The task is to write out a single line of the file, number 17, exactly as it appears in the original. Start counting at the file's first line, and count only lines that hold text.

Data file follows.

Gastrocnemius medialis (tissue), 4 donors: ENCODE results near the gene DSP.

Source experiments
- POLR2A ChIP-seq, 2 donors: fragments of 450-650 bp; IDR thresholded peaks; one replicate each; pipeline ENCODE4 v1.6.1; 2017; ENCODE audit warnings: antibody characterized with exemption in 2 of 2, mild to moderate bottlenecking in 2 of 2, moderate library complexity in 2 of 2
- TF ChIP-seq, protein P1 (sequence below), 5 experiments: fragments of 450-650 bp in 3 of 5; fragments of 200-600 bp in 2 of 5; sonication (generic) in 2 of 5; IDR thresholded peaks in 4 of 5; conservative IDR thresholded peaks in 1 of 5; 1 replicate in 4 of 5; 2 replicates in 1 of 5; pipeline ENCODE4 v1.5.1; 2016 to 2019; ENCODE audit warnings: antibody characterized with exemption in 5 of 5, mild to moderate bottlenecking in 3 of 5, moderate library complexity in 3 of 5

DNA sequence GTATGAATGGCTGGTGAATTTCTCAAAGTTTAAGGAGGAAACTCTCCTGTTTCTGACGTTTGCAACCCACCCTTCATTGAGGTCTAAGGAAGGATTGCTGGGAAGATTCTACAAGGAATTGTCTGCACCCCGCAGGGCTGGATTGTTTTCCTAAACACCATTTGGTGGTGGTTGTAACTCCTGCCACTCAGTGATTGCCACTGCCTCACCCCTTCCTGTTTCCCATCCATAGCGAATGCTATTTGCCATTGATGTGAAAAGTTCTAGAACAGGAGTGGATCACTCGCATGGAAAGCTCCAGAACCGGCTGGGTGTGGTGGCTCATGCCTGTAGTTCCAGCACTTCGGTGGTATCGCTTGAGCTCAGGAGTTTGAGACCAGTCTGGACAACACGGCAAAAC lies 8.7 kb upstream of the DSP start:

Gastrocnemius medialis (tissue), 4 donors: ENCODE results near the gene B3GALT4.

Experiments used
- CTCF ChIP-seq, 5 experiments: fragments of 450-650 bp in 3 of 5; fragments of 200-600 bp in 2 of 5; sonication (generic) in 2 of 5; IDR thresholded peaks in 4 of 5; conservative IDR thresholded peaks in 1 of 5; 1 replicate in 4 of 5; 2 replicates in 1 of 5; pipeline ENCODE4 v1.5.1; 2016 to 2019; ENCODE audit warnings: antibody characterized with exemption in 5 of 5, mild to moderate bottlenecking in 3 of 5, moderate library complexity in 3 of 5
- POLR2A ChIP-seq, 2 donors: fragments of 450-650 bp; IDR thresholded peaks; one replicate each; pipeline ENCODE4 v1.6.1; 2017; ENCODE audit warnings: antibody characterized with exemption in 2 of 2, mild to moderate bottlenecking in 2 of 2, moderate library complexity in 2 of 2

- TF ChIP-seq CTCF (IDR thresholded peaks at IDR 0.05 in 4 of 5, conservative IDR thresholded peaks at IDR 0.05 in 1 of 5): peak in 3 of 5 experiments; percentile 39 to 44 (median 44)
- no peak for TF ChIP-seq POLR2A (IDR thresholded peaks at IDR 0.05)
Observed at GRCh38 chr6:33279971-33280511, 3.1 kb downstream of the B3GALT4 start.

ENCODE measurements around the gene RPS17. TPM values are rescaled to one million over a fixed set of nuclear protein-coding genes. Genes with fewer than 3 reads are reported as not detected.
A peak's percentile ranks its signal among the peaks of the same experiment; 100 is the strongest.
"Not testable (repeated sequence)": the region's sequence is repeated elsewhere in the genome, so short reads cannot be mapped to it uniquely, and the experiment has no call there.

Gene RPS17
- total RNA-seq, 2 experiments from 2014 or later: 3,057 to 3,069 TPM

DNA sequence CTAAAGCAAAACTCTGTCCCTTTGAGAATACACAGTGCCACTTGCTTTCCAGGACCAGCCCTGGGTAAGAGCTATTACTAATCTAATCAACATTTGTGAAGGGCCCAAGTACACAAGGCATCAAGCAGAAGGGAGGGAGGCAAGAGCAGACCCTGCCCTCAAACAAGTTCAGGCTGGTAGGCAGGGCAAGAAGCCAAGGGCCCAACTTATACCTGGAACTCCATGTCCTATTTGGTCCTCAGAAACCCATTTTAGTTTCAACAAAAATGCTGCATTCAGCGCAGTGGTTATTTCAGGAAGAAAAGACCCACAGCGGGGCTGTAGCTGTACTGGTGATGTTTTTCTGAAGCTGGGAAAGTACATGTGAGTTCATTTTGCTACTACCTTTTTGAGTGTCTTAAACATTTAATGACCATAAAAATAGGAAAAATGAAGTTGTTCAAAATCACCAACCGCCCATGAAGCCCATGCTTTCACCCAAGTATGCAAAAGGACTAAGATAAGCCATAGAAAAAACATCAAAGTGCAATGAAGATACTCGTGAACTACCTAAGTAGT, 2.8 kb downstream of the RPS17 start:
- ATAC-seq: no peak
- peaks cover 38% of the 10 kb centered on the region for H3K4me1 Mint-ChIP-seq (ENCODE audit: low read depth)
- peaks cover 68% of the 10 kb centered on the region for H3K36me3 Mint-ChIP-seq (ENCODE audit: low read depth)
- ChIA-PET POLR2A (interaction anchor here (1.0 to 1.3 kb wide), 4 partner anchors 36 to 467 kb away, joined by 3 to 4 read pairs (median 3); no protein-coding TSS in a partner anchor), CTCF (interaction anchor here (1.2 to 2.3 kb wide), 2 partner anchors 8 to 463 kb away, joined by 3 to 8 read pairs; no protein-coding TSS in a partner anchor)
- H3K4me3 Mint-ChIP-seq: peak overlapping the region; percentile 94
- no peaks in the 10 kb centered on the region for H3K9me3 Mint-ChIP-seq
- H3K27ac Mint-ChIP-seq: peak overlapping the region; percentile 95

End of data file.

- total RNA-seq, 2 experiments from 2014 or later: 3,057 to 3,069 TPM